Deadshirt Is Reading… is a weekly feature in which Deadshirt’s staff, contributing writers, and friends-of-the-site offer their thoughts on Big Two cape titles, creator-owned books, webcomics and more. For more of our thoughts on this week’s new comics, take a look at Wednesday’s Deadshirt Comics Shopping List.
Kayleigh Hearn is Reading…
Written by Sam Humphries
Art by Ed McGuinness and Javier Garron
Colored by Marte Gracia
Lettered by Travis Lanham
“And then the universe showed me something—that didn’t terrify me.”
No matter how hard I try to resist it, it’s difficult not to feel at least a little cynicism whenever a new comic book crossover event hits the stand. The Black Vortex event certainly aimed for greatness: it featured over a dozen heroes from the Guardians of the Galaxy and the X-Men, as well as a slew of villains including the Brood and Thane (son of Thanos), and it was ultimately about nothing less than the corruption of absolute power. But it was also held back by a number of factors, including a multitude of different creative teams that never quite gelled, a lackluster MacGuffin, boring, action figure-ready character “upgrades,” and a larger cast than even its massive 13-chapter run could accomodate. (I’m still not sure why Nova and Captain Marvel had to be roped into this, though Kelly Sue DeConnick and David Lopez’s Captain Marvel #14 was one of the strongest issues of the event.)
But it’s fun to have your cynicism broken by a few genuine surprises. I half-expected The Black Vortex to end with characters put back in the box for Secret Wars, but Omega throws the doors wide open for future stories, should the post-SW creative teams choose to tackle them—and most of these plot twists involve Kitty Pryde. Having finally submitted to The Black Vortex, Kitty becomes imbued with cosmic power, using her phasing powers on a tremendous scale to save the planet Spartax. The finale is just over-the-top enough not to be completely ridiculous, thanks largely to Ed McGuinness and Javier Carron’s fantastic rendition of Cosmic Kitty. Sam Humphries wisely places the universe in Kitty’s capable hands, which leads to some smart character moments—Kitty, after all, hates space and never wanted to use the Black Vortex to begin with.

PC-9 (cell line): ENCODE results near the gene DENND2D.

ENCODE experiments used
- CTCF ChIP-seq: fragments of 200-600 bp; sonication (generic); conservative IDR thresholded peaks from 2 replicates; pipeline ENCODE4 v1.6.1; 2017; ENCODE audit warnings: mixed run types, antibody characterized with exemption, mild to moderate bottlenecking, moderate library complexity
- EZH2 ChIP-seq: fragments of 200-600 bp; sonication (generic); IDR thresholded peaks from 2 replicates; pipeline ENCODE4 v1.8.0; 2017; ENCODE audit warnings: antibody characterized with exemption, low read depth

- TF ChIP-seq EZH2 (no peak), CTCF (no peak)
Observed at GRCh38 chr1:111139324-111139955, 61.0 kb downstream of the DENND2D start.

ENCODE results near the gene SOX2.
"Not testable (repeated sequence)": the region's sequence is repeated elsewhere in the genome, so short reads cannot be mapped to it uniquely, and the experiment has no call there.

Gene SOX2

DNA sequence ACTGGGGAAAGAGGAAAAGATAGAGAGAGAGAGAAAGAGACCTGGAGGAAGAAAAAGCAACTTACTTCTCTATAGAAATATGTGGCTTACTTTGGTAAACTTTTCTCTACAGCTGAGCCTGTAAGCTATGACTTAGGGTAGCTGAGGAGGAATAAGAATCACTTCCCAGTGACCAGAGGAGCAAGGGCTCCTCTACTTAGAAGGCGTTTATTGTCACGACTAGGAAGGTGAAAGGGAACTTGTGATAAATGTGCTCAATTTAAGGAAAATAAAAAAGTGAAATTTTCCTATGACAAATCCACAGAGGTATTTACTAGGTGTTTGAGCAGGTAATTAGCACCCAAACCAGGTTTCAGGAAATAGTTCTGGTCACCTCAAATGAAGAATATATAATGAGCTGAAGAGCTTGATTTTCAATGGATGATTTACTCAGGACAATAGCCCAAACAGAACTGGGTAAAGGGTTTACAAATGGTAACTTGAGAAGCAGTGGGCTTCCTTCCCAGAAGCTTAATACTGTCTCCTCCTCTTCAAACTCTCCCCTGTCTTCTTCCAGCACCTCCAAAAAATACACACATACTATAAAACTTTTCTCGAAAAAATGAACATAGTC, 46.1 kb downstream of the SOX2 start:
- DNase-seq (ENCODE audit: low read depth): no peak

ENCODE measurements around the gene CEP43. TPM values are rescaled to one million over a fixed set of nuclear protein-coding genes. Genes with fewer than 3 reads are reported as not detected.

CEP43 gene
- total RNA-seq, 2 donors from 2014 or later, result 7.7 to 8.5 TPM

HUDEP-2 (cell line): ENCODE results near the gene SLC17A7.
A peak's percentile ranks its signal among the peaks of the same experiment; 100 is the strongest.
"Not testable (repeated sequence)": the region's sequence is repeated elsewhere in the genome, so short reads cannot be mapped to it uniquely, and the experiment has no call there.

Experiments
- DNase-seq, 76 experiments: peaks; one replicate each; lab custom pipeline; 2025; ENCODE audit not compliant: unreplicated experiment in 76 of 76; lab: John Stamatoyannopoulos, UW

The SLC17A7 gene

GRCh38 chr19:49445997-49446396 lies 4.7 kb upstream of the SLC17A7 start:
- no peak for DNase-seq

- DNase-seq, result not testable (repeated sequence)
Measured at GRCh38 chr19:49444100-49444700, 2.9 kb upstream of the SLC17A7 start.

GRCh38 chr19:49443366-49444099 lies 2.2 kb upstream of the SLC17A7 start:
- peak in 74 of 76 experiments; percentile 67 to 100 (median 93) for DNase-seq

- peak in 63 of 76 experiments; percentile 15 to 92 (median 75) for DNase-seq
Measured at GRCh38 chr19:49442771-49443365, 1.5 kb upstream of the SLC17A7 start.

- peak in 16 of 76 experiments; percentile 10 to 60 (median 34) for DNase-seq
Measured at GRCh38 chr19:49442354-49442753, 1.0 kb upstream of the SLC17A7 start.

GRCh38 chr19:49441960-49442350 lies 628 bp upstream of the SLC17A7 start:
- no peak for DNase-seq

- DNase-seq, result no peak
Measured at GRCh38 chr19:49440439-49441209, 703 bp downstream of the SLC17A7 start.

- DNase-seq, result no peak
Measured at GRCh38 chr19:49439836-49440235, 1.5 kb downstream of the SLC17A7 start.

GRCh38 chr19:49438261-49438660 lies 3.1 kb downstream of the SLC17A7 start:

Ultimately, The Black Vortex was too overcooked, never completely terrible but unlikely to be anyone’s favorite cosmic Marvel story. But if you love the Guardians of the Galaxy and the X-Men hanging out and kicking Brood ass, this event ties the two ragtag teams even closer together, and even Storm promises that they’ll be seeing each other again sooner rather than later.
Jason Urbanciz is reading…
Written by Jeff Parker
Art by Tim Truman (pencils) and Enrique Alcatena (inks)
Colored by John Kalisz
Lettered by Dave Sharpe
“It reminds up on that deep level that we were once more than we are. That we can be more when the time comes.”
In its third week, DC’s Convergence event focuses on the pre-Crisis DC Universe. In this continuity, Hawkman and Hawkwoman are Thanagarian police officers assigned to Earth, now trapped in Gotham City after Tellos seals off the Gothams of multiple alternate Earths and traps them on a planet outside of time. Since most superheroes under the domes have been robbed of their powers, the Hawks are unique since their “powers” derive from Thanagarian science (and police training). After a year in captivity, things are breaking down throughout the city and they are doing their best to help maintain order. When they come upon a group of rioters using Thangarian technology, they follow them back to a sleeper cell of terrorists from their home planet. Together, they may be able to discover what is happening to Gotham City and maybe even get home, be it Earth or Thanagar.
Tim Truman, who’s best associated with Hawkman via his post-Crisis reboot of the character in Hawkworld, delivers some stunning art for this comic. While it’s different to see him drawing the Hawks in the brighter, more straight superhero costumes, he makes them look great. Since he’s not painting the book, as with Hawkworld, his art here has a much different texture, and that’s to the book’s benefit. His work here is lovely and kind of refreshing. It’s such a throw-back to Silver and Bronze Age styles and you just don’t see this kind of work in modern comics at all.